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UBS warns private banking personnel against China travel



The Swiss bank UBS has warned some employees for travel to China after one of its advisers was asked by the Chinese authorities not to leave the country.

UBS, one of the world's largest asset managers, sent an internal note to a small team of regional private banking advisors, recommending delays to travel in the country while the bank learns more about the situation, according to a person with direct knowledge of the matter.

A Singapore-based UBS banker who had recently traveled to China to Client Meeting was asked by the government to stay in the country to answer questions regarding an unspecified case and spur the warning from the bank.

The bank had not been arrested, according to the person, but the circumstances surrounding her situation were unclear.

China's Foreign Ministry did not respond immediately to a request for comment on Sunday. An UBS spokesman refused to comment.

UBS is one of the few global banks operating a land-based asset management business in China, where the growth in billionaires has exceeded most other major economies in recent years. It is Asia's top wealth manager with $ 383 billion in total assets, followed by Citi of $ 256 billion and Credit Suisse of $ 202 billion.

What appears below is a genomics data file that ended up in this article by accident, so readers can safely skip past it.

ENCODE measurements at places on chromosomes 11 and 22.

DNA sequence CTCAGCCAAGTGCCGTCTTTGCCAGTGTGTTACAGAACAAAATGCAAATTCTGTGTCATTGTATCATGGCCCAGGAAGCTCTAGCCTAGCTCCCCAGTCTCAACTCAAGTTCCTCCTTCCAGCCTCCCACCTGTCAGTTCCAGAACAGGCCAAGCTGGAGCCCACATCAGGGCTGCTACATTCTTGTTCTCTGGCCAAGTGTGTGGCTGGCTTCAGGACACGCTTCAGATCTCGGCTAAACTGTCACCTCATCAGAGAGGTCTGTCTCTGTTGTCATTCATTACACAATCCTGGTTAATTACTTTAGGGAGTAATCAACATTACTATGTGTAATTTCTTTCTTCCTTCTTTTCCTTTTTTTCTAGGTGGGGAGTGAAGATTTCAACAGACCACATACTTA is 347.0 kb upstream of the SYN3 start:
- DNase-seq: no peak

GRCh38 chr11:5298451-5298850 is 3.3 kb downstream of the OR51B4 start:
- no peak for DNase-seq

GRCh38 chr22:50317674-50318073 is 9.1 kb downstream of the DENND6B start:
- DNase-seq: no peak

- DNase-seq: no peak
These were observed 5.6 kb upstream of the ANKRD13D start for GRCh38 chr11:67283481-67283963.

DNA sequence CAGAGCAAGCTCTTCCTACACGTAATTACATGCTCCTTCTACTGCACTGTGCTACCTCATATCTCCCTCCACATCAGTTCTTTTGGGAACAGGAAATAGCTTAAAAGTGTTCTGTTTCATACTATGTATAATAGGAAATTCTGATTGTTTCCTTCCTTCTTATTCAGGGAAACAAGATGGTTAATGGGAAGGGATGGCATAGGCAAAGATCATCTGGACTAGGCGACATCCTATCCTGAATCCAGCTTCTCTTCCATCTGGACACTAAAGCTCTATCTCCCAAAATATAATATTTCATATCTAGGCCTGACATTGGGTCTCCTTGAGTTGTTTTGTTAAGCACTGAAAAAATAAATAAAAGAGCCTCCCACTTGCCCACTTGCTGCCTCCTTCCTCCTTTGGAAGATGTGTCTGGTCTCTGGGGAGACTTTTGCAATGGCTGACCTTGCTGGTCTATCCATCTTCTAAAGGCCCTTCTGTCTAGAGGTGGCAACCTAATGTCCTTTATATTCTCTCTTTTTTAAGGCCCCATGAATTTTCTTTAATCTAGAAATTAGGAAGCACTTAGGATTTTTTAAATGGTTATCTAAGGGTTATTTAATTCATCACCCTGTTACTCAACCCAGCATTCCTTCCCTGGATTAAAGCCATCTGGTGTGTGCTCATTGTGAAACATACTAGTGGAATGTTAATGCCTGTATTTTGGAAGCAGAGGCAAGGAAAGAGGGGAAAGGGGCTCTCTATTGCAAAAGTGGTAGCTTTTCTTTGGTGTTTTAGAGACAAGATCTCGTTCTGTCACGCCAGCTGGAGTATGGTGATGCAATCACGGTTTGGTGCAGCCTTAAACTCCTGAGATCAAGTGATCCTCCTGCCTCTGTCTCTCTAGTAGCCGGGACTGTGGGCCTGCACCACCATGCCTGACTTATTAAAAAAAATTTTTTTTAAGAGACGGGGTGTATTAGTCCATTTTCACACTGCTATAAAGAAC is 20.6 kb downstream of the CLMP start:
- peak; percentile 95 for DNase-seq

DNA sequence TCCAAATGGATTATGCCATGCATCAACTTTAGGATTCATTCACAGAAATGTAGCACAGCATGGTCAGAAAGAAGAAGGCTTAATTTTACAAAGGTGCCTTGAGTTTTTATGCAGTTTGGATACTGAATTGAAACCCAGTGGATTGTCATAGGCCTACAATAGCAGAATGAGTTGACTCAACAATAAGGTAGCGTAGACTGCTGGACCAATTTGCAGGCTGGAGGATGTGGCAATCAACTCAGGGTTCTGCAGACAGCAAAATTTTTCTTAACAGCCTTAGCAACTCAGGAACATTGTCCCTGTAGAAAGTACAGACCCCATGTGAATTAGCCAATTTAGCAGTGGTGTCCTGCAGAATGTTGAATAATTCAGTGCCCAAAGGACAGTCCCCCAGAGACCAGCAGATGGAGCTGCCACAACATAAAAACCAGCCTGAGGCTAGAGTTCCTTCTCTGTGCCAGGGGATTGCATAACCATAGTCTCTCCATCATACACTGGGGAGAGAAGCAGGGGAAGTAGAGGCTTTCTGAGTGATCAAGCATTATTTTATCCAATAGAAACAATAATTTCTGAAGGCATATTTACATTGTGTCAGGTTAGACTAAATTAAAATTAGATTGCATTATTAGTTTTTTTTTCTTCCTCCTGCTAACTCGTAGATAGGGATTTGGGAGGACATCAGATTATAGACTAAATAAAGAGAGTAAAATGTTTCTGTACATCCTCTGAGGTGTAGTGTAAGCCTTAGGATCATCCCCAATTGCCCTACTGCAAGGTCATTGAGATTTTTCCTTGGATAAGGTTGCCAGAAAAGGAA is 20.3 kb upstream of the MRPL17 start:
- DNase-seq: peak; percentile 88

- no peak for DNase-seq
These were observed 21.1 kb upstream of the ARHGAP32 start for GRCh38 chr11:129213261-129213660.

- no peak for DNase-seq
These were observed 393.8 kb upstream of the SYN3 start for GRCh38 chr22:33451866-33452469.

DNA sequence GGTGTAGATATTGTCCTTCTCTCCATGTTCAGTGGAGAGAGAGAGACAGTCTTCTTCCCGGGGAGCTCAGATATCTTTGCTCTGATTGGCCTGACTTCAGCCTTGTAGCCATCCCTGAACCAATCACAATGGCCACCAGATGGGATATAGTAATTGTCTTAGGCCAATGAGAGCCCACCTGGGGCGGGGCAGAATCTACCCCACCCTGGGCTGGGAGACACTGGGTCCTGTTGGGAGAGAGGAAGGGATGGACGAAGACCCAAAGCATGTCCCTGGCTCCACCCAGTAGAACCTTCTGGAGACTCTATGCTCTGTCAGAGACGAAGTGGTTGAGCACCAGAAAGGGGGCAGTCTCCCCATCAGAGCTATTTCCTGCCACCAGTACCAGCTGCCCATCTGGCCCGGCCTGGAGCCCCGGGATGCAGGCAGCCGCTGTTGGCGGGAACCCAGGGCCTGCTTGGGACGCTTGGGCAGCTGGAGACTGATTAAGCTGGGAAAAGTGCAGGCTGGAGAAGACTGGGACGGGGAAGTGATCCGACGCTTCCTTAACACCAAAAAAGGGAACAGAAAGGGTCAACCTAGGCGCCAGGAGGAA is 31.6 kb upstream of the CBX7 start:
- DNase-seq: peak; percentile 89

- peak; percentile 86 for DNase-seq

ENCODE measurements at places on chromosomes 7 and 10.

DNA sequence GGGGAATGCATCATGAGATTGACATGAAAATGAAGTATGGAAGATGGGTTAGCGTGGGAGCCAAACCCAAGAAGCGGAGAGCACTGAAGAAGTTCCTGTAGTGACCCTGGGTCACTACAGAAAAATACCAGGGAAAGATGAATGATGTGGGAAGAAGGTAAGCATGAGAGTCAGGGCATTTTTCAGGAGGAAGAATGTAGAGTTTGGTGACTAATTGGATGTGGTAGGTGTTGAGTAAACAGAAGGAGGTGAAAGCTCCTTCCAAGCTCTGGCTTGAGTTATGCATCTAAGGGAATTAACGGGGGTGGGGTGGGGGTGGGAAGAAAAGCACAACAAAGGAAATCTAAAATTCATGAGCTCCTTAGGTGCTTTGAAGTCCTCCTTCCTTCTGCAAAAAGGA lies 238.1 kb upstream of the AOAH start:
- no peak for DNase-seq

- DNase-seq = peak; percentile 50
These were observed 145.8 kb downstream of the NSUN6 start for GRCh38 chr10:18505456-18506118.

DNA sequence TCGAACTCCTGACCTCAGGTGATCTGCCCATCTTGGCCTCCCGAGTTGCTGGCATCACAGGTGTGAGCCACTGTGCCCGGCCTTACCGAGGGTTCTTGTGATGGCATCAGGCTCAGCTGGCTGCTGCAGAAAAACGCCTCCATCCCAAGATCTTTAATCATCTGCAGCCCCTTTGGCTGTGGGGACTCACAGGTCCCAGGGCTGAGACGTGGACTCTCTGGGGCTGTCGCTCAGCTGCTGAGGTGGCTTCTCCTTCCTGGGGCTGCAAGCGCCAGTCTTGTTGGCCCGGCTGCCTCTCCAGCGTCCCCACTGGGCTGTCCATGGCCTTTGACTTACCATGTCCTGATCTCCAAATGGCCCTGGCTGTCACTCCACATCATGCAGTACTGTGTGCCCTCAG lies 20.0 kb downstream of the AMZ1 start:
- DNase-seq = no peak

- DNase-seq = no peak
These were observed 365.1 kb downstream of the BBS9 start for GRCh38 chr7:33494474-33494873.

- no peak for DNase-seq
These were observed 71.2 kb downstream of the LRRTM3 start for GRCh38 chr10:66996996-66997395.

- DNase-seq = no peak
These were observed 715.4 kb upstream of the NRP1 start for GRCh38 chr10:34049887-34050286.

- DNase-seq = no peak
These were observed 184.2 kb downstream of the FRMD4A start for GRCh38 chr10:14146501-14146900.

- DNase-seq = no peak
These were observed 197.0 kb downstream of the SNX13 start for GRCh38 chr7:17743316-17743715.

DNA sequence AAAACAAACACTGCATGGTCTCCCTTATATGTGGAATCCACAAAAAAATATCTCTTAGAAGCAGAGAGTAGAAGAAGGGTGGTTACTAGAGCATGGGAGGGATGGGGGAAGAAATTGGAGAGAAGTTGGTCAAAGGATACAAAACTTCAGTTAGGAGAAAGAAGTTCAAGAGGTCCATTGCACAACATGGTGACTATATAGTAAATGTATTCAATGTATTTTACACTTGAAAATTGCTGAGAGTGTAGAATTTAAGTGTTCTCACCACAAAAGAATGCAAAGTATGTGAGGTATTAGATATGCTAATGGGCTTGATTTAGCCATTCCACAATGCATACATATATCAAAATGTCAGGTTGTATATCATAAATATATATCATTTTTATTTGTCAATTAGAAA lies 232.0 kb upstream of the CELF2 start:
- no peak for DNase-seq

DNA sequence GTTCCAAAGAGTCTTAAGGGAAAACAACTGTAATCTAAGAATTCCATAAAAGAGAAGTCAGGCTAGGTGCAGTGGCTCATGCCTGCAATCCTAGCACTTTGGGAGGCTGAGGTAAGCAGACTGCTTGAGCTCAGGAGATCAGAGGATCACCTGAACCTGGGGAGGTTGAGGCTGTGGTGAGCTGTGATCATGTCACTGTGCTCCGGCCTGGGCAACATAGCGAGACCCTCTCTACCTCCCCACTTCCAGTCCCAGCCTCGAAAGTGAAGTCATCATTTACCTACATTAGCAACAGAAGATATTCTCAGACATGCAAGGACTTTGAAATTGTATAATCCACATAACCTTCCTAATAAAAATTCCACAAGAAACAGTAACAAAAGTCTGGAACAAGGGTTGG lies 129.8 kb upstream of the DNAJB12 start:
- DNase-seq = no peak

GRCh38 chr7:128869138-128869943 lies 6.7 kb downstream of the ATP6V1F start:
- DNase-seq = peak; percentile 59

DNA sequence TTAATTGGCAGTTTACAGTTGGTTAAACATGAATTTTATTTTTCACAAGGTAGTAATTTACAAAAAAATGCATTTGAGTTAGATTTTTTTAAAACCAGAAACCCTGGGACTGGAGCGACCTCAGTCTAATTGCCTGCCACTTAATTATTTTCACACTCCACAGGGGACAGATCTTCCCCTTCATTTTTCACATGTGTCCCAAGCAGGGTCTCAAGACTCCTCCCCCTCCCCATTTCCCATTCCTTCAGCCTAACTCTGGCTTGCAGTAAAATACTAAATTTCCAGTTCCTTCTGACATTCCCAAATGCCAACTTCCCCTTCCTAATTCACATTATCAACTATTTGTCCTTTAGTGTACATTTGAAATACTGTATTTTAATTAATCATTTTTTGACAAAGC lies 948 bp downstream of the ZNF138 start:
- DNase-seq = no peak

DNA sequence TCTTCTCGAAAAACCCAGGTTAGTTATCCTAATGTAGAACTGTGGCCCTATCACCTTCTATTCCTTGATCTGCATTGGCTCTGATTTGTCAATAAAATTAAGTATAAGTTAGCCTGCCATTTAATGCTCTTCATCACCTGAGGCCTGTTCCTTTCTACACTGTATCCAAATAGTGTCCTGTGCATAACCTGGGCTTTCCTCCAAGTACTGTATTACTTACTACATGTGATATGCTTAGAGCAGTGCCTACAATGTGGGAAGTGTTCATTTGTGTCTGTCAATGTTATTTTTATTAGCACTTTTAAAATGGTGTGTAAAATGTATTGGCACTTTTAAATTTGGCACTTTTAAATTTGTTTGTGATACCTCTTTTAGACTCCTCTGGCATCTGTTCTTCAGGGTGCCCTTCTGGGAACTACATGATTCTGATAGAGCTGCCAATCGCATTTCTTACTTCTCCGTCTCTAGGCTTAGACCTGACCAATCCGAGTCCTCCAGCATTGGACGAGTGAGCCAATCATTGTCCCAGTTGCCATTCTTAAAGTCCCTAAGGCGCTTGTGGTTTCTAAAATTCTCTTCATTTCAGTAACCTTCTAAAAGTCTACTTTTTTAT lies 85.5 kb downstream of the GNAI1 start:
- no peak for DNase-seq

The growing capital management industry in the region has been met with review by Chinese regulators who closely monitor the country's elite elite and their bankers as part of a major breakdown of capital flight and other forms of legislative evasion.

Technical giants Alibaba and Tencent were fined earlier this year for violations of cross-border currency exchange rules by their financial services. A thriving insurance business in Hong Kong that helped ordinary Chinese to move wealth out of the country has also been cut off by regulators over the last two years.

Earlier this month, Bingbing, China's highest paid actor, was fined Rmb479m (70 million dollars) for tax evasion after disappearing from the public eye for several months, in the most high-profile disappearance in recent years.

Chinese regulators, who try to stop the capital from leaving the country and further weaken the renminbi, have long been engaged in a cat and mouse game with rich Chinese investors who have desperately hunted for loopholes, for example gambling in Macau, in order to get their money out of China.

The pressure for these people to diversify their investments outside of China has been mounted after the 2015 market crash and the decline of the domestic real estate market.

UBS Investment Banking has met in Hong Kong. Earlier this year, the company was banned for 18 months from sponsorship of first public offerings in Hong Kong, following a survey of its role in certain listings on the city's stock exchange.


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